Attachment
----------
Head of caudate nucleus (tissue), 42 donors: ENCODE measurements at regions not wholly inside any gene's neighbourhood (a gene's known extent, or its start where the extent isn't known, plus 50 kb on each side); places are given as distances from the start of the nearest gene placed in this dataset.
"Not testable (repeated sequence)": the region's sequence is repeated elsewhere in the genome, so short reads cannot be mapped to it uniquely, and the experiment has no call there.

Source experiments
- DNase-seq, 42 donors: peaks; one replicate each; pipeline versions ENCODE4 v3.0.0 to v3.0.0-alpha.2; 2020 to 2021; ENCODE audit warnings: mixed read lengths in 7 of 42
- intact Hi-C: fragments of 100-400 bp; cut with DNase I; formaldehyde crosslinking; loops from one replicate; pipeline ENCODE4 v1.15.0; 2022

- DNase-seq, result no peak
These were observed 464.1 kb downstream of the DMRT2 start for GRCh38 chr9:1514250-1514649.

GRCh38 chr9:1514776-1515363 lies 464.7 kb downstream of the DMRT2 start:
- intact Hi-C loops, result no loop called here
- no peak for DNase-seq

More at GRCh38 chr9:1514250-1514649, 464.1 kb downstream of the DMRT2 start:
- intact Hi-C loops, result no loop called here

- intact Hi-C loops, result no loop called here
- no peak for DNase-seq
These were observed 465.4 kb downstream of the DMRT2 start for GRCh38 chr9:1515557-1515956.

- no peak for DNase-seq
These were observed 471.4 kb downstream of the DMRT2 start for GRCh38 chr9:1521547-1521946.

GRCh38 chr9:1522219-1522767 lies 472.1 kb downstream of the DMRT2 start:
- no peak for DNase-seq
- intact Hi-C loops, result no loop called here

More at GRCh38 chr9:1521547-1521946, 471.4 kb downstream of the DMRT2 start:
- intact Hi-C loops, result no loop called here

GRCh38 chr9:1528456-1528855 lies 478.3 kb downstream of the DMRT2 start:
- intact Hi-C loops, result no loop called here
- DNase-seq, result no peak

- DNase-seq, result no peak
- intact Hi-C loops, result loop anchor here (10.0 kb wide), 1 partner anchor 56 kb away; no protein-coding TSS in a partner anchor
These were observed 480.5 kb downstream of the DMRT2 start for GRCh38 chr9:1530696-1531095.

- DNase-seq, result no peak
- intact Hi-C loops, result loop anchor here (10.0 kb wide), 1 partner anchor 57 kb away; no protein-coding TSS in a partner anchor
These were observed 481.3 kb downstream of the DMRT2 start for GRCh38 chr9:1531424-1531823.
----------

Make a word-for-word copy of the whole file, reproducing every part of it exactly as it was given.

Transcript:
Head of caudate nucleus (tissue), 42 donors: ENCODE measurements at regions not wholly inside any gene's neighbourhood (a gene's known extent, or its start where the extent isn't known, plus 50 kb on each side); places are given as distances from the start of the nearest gene placed in this dataset.
"Not testable (repeated sequence)": the region's sequence is repeated elsewhere in the genome, so short reads cannot be mapped to it uniquely, and the experiment has no call there.

Source experiments
- DNase-seq, 42 donors: peaks; one replicate each; pipeline versions ENCODE4 v3.0.0 to v3.0.0-alpha.2; 2020 to 2021; ENCODE audit warnings: mixed read lengths in 7 of 42
- intact Hi-C: fragments of 100-400 bp; cut with DNase I; formaldehyde crosslinking; loops from one replicate; pipeline ENCODE4 v1.15.0; 2022

- DNase-seq, result no peak
These were observed 464.1 kb downstream of the DMRT2 start for GRCh38 chr9:1514250-1514649.

GRCh38 chr9:1514776-1515363 lies 464.7 kb downstream of the DMRT2 start:
- intact Hi-C loops, result no loop called here
- no peak for DNase-seq

More at GRCh38 chr9:1514250-1514649, 464.1 kb downstream of the DMRT2 start:
- intact Hi-C loops, result no loop called here

- intact Hi-C loops, result no loop called here
- no peak for DNase-seq
These were observed 465.4 kb downstream of the DMRT2 start for GRCh38 chr9:1515557-1515956.

- no peak for DNase-seq
These were observed 471.4 kb downstream of the DMRT2 start for GRCh38 chr9:1521547-1521946.

GRCh38 chr9:1522219-1522767 lies 472.1 kb downstream of the DMRT2 start:
- no peak for DNase-seq
- intact Hi-C loops, result no loop called here

More at GRCh38 chr9:1521547-1521946, 471.4 kb downstream of the DMRT2 start:
- intact Hi-C loops, result no loop called here

GRCh38 chr9:1528456-1528855 lies 478.3 kb downstream of the DMRT2 start:
- intact Hi-C loops, result no loop called here
- DNase-seq, result no peak

- DNase-seq, result no peak
- intact Hi-C loops, result loop anchor here (10.0 kb wide), 1 partner anchor 56 kb away; no protein-coding TSS in a partner anchor
These were observed 480.5 kb downstream of the DMRT2 start for GRCh38 chr9:1530696-1531095.

- DNase-seq, result no peak
- intact Hi-C loops, result loop anchor here (10.0 kb wide), 1 partner anchor 57 kb away; no protein-coding TSS in a partner anchor
These were observed 481.3 kb downstream of the DMRT2 start for GRCh38 chr9:1531424-1531823.